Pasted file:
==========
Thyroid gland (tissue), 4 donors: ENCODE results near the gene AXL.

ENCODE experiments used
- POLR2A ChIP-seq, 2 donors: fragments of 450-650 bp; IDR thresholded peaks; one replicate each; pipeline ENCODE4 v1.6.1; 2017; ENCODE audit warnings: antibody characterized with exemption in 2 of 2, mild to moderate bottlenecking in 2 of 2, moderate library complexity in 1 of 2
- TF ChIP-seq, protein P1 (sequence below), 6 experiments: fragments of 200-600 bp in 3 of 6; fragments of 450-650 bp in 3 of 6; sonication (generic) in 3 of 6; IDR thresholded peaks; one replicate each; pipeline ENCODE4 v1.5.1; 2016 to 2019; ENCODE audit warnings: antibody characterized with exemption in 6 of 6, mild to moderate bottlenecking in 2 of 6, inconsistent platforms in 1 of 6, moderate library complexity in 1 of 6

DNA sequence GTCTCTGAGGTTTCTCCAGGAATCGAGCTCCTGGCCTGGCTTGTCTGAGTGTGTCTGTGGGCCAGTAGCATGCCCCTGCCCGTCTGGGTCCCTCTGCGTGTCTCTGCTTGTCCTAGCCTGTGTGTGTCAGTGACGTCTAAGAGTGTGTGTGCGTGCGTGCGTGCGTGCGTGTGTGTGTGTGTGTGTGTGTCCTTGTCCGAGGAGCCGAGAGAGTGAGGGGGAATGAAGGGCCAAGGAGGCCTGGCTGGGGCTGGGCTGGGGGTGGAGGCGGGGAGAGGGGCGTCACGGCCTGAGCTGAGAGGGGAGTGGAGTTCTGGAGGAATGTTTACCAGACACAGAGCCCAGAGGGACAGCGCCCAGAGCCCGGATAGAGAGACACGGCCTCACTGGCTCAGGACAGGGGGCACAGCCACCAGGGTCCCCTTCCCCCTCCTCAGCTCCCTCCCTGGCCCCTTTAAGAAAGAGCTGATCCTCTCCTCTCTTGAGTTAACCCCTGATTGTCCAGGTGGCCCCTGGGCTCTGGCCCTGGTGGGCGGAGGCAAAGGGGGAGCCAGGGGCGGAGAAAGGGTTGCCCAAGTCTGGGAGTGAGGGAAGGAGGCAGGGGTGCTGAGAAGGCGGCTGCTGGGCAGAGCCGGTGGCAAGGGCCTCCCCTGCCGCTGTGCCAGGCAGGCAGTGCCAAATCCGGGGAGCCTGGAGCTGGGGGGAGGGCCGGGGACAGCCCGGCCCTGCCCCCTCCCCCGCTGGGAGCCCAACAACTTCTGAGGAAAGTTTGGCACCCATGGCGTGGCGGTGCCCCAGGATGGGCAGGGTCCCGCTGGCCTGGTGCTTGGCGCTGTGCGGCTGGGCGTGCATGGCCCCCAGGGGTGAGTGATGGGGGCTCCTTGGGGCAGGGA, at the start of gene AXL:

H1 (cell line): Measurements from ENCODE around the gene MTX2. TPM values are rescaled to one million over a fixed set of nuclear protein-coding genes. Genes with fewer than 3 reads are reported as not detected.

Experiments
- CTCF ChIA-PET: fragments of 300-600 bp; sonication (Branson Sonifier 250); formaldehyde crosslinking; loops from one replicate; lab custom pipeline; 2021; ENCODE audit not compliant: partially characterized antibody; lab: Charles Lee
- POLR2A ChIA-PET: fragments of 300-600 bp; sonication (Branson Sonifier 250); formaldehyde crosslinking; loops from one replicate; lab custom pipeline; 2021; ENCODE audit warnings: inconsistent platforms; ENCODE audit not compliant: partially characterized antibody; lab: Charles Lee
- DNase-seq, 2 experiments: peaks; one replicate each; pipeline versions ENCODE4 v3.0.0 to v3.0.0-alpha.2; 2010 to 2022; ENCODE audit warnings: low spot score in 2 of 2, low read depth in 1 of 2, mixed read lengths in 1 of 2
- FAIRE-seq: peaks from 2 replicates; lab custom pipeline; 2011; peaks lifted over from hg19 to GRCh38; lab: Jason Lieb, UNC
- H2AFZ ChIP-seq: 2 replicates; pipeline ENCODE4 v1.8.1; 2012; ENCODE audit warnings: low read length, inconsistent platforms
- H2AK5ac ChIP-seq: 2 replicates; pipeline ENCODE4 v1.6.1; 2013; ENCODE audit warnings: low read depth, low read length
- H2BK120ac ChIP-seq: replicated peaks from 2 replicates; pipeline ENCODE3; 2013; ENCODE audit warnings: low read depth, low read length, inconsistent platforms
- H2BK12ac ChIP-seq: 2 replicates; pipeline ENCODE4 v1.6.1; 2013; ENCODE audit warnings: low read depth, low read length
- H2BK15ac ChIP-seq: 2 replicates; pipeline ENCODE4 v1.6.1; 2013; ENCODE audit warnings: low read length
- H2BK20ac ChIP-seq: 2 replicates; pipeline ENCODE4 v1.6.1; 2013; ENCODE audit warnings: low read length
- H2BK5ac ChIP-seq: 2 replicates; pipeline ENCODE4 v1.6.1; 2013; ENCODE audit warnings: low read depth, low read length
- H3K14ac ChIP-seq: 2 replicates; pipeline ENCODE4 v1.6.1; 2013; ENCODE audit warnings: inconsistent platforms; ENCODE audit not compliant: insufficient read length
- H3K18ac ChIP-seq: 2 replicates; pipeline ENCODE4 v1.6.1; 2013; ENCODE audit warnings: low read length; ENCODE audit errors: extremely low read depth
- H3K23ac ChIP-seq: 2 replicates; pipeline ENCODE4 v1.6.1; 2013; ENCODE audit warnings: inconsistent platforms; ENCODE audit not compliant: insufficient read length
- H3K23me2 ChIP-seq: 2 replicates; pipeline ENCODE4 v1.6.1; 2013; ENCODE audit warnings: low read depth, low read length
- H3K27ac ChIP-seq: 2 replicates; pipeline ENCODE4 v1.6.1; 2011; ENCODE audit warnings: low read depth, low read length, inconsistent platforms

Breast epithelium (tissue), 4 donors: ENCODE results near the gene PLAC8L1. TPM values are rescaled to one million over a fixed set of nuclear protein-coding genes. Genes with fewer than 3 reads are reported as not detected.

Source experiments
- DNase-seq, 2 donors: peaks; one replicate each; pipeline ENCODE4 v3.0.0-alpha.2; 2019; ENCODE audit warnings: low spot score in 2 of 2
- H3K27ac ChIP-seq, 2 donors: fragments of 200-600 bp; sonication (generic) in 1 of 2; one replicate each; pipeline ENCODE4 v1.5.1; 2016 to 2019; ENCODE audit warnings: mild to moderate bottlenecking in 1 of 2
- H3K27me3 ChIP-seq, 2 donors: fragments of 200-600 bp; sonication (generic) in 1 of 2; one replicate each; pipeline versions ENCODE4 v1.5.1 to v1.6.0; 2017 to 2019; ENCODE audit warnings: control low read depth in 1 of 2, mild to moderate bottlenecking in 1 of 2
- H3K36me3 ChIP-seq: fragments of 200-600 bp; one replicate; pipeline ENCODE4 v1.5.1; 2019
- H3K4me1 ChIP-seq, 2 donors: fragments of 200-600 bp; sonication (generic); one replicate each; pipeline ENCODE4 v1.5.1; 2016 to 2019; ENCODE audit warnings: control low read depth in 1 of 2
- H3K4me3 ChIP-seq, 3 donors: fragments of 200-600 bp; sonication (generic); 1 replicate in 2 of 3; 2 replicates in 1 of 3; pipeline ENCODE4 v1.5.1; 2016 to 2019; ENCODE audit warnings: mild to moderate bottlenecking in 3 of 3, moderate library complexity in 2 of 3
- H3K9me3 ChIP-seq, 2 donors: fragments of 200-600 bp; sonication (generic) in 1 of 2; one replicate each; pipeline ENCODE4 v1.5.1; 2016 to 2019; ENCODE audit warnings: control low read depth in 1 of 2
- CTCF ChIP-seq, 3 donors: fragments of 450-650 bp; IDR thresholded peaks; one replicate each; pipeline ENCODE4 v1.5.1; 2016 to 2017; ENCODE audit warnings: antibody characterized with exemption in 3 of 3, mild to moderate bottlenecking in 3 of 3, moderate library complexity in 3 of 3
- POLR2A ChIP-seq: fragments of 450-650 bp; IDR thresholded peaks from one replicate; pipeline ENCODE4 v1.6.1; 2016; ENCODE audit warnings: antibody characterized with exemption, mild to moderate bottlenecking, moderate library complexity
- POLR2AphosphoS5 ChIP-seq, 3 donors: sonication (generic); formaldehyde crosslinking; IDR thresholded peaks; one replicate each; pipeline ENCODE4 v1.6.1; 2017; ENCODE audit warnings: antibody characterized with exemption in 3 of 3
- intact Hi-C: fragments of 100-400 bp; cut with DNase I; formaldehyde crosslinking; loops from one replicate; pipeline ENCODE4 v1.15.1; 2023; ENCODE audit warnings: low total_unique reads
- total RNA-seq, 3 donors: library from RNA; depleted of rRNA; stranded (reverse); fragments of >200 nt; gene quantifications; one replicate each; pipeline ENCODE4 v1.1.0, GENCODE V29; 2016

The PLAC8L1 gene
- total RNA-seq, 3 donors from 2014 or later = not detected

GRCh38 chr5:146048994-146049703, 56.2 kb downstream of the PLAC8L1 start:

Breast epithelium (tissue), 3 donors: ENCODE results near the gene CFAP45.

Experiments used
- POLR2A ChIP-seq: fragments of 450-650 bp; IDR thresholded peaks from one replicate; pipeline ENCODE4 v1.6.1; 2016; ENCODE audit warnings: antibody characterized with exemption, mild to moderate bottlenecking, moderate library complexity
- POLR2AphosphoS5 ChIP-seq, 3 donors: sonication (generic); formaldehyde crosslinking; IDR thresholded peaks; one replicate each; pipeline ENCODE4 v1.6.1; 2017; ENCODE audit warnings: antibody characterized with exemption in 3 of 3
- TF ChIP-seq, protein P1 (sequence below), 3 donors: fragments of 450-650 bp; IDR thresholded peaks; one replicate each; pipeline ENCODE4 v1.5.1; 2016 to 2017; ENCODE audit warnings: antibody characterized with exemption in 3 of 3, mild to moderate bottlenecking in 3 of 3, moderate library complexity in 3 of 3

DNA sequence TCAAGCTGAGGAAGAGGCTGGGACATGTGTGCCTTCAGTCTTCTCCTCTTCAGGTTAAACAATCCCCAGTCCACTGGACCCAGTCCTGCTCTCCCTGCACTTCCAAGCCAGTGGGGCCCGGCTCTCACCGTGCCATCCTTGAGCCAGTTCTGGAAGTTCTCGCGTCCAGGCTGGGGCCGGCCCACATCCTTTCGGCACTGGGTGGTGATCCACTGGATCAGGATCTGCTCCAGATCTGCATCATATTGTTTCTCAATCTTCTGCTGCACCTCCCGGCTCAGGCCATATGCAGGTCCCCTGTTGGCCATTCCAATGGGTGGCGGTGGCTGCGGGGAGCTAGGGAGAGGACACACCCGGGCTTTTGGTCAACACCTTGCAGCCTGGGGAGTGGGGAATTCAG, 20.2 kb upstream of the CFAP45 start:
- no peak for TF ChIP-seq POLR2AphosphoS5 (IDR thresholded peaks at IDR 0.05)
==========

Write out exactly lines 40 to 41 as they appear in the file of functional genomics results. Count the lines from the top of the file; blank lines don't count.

GRCh38 chr5:146048994-146049703, 56.2 kb downstream of the PLAC8L1 start:

Breast epithelium (tissue), 3 donors: ENCODE results near the gene CFAP45.